Spouse refuses to sell, but cannot afford it


#1

In my situation, my STBE wife is on disability. We separated in Jan 2018 and I am counting down the days until i can file in 2019. I of course have moved and she is still at the marital residence. I am currently still paying mortgage, water, gas, and electricity bills, along with her car insurance AND medical insurance which is taxing on me. The agreement has yet to be signed because she is “trying to see how much her disability benefits will be” now that our daughter is 18.

In the agreement that is being “volleyed” back and forth right now, I want to simply pay her directly for spousal support. Right now she is using the fact that the bill accounts are still in my name to keep me paying. But I have told her time and time again that the legally binding agreement will hold me to my obligation.

She is also refusing to sell or buy me out of the house. Both our names are on the deed and I am solely on the loan. Now of course I do not want a foreclosure on my hands so I don’t know what to do. I am even wiling to give her over half of the equity after the sale of the home.

Here are my questions:

  1. Am I being too nice?
  2. How do I get out of the utilities that are in my name?
  3. Is there any legal action that she could take if I ended [utility] services after notifying her?
  4. How do I get her to sign the papers before I file?

#2

(1) It is difficult to determine if you are being reasonable or not in your offers without knowing the full financial picture of the marital estate however, you offer to pay alimony directly to your wife and offer to divide the equity in half is, without knowing more, is reasonable.

(2) You would either need to shut off the utilities or she would need to transfer them into your name.

(3) Before you turn off the utilities, you should notify her in writing that you plan to turn them off on a certain date (giving 21-30 days notice is generally reasonable). However, she could use the fact that you shut off the utilities as a reason to file in court for postseparation support and alimony and say that you have failed to provide for her.

(4) If she is not agreeing to the terms and the negotiations are at a standstill, you would need to have a mediator in place or attend a binding arbitration. You can also file a claim for equitable distribution at the time you file for absolute divorce which would put the marital property issues before the court. It is important to note that once an absolute divorce is granted, you will be unable to ask the courts for help with equitable distribution unless there is an equitable distribution action pending at the time the absolute divorce is granted.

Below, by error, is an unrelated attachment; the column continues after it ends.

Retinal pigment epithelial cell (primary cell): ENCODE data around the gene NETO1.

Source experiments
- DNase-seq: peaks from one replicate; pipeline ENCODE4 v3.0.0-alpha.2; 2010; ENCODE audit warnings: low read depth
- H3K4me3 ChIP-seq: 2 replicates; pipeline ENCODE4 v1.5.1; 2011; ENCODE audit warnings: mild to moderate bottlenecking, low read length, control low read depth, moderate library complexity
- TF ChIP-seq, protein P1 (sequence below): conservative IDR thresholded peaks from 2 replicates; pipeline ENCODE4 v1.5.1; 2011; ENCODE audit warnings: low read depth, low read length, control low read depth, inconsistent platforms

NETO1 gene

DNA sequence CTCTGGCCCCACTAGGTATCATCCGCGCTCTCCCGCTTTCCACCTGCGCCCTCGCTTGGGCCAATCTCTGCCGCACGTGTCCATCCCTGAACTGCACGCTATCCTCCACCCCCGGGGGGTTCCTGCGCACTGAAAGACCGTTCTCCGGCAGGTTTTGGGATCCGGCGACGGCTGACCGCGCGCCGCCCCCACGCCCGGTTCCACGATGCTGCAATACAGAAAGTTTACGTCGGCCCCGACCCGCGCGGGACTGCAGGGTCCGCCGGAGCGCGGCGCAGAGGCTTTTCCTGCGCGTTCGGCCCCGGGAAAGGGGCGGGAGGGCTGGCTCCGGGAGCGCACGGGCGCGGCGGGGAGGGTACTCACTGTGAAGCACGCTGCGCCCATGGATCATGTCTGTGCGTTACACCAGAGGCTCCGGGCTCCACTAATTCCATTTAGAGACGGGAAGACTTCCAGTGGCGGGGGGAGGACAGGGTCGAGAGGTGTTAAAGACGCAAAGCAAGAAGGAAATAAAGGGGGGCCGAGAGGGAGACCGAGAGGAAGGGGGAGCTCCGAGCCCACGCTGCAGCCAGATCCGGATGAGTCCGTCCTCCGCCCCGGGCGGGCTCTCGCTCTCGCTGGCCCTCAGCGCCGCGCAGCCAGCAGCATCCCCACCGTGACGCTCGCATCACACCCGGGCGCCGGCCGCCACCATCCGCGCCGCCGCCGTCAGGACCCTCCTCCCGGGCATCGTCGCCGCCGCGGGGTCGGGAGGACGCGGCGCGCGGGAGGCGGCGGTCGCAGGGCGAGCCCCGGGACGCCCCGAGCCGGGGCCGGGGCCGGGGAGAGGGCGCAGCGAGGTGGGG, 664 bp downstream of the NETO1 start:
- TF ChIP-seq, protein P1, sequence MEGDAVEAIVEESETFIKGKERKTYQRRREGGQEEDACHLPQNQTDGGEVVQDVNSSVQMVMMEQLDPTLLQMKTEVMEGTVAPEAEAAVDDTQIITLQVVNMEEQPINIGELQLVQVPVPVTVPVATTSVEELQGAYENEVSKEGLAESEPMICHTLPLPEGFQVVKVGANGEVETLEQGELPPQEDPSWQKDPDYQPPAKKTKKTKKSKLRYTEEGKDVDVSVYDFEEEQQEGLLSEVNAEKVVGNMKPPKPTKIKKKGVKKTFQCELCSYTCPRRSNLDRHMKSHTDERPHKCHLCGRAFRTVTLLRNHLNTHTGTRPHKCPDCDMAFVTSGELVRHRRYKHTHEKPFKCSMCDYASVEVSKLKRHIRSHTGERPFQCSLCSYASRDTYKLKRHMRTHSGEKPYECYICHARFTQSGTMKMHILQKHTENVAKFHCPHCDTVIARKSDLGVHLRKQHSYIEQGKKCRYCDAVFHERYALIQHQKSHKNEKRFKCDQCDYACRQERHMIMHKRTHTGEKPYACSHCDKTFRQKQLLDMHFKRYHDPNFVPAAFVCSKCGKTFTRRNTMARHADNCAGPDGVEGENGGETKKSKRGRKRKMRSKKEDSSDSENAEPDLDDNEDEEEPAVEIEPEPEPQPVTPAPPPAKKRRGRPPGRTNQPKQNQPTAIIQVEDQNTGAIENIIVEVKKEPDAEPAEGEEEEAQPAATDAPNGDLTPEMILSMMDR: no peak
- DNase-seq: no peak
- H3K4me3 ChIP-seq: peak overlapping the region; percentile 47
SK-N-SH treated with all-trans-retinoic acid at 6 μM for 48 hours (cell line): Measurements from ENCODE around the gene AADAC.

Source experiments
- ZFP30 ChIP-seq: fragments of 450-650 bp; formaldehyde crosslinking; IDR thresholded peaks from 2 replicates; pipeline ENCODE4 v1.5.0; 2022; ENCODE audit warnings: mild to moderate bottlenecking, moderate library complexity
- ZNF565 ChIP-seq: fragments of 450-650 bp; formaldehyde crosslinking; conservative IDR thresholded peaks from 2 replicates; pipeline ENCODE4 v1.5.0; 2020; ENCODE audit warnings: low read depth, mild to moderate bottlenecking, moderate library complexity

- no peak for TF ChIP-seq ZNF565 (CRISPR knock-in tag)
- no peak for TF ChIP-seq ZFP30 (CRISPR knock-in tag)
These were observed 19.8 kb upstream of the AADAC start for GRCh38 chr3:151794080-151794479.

Anna Ayscue

Attorney with Rosen Law Firm Cary • Chapel Hill • Durham • Raleigh • Wake Forest

Rosen Online | Unlimited confidential access to a North Carolina attorney for $199/mo - click here

The response posted above is based upon the limited factual information made available and is not intended as a full and complete response to the question. The only reliable manner to obtain complete and adequate legal advice is to consult with an attorney, fully explain your situation, and allow the attorney sufficient opportunity to research the applicable law and facts required to render an accurate opinion. The basic information provided above is intended as a public service only, a full discussion with an attorney should be undertaken before taking any action. The information posted on this forum is available for public viewing and is not intended to create an attorney client relationship with any individual. These answers are provided for informational purposes only, a person should consult with their own individual legal counsel before taking any action that could affect their legal rights or obligations.


#3

Update:

I emailed her and let her know that I would be filing for absolute divorce at the beginning of the new year (Happy New Year!). I asked about the agreement and what we would do about the house. I explained the options of settling it together or to allow the court to decide (Equitable Distribution). I also did a breakdown of when each of the utilities’ billing/service cycle and when my last payment would be and she went totally silent. The only comment I received was “court”. I have no idea what it means and have attempted to get clarification with no response. I feel like I did everything the correct way, so we will see!


#4

You may need to file for equitable distribution in court in order to make any progress in settling the distribution of the marital assets and debt. You can include that claim in your complaint for absolute divorce.


Anna Ayscue

Attorney with Rosen Law Firm Cary • Chapel Hill • Durham • Raleigh • Wake Forest

Rosen Online | Unlimited confidential access to a North Carolina attorney for $199/mo - click here

The response posted above is based upon the limited factual information made available and is not intended as a full and complete response to the question. The only reliable manner to obtain complete and adequate legal advice is to consult with an attorney, fully explain your situation, and allow the attorney sufficient opportunity to research the applicable law and facts required to render an accurate opinion. The basic information provided above is intended as a public service only, a full discussion with an attorney should be undertaken before taking any action. The information posted on this forum is available for public viewing and is not intended to create an attorney client relationship with any individual. These answers are provided for informational purposes only, a person should consult with their own individual legal counsel before taking any action that could affect their legal rights or obligations.


#5